Health psychology is a relatively new area of professional specialization in the larger realm of psychology which traces its official roots back to the early 1970s. In response to the increasingly important role that psychologists were playing in hospital medical care, and the obvious links between mental and physical health that decades of study had established, the American Psychological Association added something called "health psychology" to its lists of official divisions within the sphere of clinical and behavioral psychology. Of course, psychology in all of its various facets is concerned with issues of health. So, why did health psychology need a separate designation within the discipline?
The answer to that question lies in the more nuanced understanding of medical treatments and disease that gained traction over the last half of the 20th century, one that, as the British Health Society explains, saw illness not just in biological and physiological terms, but also as a symptom of psychological and social factors. So, as evidence linking behavior and biology accumulated, and behavioral science became part of the physician's toolbox, psychologists and psychological theory became intertwined with the practice of medicine, and health psychology became a discrete specialty.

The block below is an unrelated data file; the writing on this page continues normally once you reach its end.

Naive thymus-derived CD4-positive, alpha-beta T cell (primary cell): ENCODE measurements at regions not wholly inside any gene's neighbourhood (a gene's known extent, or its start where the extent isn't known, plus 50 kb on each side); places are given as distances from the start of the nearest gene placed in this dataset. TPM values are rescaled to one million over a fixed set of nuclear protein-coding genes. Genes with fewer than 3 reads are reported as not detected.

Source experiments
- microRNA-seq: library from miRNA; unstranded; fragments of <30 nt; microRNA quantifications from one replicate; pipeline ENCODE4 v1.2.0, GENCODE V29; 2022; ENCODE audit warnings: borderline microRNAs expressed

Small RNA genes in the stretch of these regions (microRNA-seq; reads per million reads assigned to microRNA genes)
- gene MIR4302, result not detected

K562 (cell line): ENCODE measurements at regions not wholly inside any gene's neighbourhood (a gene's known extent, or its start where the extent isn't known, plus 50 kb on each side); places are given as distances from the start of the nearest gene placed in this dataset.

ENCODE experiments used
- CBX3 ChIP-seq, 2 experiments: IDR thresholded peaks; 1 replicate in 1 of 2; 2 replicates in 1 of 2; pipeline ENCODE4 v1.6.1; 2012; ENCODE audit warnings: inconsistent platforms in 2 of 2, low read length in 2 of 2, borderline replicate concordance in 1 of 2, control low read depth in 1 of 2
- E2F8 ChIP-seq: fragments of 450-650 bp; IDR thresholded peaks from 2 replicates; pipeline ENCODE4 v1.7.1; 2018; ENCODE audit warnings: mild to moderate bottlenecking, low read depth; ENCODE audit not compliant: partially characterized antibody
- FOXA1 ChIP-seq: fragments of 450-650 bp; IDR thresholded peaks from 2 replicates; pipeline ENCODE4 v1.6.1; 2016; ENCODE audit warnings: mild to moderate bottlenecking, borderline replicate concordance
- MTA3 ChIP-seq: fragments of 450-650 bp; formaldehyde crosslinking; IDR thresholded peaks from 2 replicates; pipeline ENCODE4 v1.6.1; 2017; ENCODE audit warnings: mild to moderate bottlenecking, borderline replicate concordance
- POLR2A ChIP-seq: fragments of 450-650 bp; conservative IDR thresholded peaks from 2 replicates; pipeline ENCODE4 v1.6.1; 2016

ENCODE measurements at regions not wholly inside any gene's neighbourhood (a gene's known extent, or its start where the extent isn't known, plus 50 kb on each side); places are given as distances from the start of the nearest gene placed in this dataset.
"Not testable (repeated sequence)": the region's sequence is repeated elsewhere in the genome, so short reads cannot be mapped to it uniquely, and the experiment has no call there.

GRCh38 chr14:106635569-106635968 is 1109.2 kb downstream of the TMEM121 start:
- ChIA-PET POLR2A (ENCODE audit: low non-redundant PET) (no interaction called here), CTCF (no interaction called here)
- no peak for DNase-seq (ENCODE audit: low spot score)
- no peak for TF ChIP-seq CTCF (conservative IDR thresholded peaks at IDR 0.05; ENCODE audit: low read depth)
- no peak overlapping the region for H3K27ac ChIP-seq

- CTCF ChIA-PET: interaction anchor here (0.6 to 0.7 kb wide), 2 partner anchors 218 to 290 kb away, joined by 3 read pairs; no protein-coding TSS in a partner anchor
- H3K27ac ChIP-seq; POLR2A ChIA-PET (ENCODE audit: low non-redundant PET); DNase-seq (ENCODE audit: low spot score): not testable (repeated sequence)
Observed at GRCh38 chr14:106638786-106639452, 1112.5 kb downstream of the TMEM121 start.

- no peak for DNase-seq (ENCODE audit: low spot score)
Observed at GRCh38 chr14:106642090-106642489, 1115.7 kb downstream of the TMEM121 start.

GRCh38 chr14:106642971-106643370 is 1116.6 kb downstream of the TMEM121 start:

In this guide we'll take an in-depth look at master's degrees in health psychology, as well as the training and knowledge it takes to embark on a career in the field. We'll also highlight the various areas of specialization that have emerged within health psychology, the kinds of careers that are available, and the job outlook and earning potential that comes with earning a master's degree in health psychology.
What Does a Health Psychologist Do?
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